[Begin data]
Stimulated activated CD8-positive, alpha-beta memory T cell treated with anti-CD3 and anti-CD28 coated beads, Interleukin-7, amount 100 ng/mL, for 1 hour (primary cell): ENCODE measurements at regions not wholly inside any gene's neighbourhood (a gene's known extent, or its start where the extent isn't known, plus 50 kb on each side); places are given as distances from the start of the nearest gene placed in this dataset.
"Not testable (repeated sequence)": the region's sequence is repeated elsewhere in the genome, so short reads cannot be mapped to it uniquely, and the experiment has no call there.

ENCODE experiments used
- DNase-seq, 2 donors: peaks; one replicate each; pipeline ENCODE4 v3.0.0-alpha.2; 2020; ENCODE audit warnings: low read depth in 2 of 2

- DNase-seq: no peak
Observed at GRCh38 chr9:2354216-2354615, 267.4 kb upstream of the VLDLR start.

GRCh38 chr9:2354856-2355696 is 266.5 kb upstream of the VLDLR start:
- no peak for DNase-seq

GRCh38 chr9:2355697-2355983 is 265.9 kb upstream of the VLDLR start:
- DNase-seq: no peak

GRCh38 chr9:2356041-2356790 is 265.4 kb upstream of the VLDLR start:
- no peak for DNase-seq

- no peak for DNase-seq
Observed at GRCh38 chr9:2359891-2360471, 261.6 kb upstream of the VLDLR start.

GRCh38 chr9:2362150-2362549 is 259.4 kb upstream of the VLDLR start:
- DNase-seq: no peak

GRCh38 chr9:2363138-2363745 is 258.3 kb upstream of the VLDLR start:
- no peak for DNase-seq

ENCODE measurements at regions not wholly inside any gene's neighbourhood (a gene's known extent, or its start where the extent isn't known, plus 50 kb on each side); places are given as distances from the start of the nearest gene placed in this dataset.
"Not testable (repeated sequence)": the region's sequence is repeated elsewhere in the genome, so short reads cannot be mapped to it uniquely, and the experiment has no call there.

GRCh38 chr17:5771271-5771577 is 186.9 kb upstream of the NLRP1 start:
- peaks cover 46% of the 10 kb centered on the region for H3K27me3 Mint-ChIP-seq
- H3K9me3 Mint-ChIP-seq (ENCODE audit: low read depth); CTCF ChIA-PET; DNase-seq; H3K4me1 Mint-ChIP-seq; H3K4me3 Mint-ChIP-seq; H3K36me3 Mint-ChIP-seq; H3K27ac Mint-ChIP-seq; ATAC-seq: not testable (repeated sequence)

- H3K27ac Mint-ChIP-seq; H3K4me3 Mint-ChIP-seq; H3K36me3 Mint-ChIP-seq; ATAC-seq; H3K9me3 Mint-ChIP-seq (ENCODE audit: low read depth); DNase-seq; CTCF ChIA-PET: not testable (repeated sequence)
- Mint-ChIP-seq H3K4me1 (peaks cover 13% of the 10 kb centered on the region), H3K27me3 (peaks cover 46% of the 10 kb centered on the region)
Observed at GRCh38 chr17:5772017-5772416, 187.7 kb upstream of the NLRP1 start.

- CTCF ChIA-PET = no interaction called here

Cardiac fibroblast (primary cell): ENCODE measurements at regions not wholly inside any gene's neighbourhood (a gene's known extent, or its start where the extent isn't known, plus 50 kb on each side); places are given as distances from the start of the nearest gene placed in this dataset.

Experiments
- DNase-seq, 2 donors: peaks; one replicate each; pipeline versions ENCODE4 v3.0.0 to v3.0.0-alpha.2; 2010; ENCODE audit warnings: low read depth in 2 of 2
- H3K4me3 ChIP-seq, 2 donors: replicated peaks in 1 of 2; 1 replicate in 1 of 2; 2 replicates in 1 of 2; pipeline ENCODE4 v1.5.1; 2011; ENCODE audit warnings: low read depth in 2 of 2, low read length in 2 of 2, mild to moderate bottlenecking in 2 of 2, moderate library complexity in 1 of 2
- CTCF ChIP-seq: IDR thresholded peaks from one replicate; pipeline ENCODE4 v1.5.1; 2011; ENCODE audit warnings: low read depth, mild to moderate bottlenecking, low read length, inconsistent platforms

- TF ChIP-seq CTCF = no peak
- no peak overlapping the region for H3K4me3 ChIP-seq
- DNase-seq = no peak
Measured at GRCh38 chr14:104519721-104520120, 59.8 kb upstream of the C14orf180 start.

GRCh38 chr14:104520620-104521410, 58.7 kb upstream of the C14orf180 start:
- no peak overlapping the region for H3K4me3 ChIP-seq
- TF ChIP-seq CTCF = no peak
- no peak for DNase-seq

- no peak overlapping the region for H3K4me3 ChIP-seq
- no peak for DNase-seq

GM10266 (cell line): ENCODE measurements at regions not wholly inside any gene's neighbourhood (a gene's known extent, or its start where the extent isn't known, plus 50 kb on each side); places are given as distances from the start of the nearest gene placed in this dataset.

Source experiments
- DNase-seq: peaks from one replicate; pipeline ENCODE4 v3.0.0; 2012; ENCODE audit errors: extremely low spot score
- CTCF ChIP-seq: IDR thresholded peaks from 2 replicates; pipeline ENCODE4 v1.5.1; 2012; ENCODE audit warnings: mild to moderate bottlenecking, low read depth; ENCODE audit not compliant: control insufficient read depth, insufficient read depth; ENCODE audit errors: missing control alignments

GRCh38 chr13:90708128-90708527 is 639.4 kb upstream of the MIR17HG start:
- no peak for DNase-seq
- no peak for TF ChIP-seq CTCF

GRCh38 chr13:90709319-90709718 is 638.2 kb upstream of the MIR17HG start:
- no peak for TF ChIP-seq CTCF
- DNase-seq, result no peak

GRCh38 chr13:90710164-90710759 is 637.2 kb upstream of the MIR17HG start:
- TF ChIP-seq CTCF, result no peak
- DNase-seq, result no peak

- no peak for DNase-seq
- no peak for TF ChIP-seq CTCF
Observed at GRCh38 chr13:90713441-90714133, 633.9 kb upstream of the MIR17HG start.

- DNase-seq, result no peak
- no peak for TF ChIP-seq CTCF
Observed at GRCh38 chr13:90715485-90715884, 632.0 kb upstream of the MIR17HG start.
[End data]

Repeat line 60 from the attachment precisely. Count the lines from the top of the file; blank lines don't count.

- no peak for TF ChIP-seq CTCF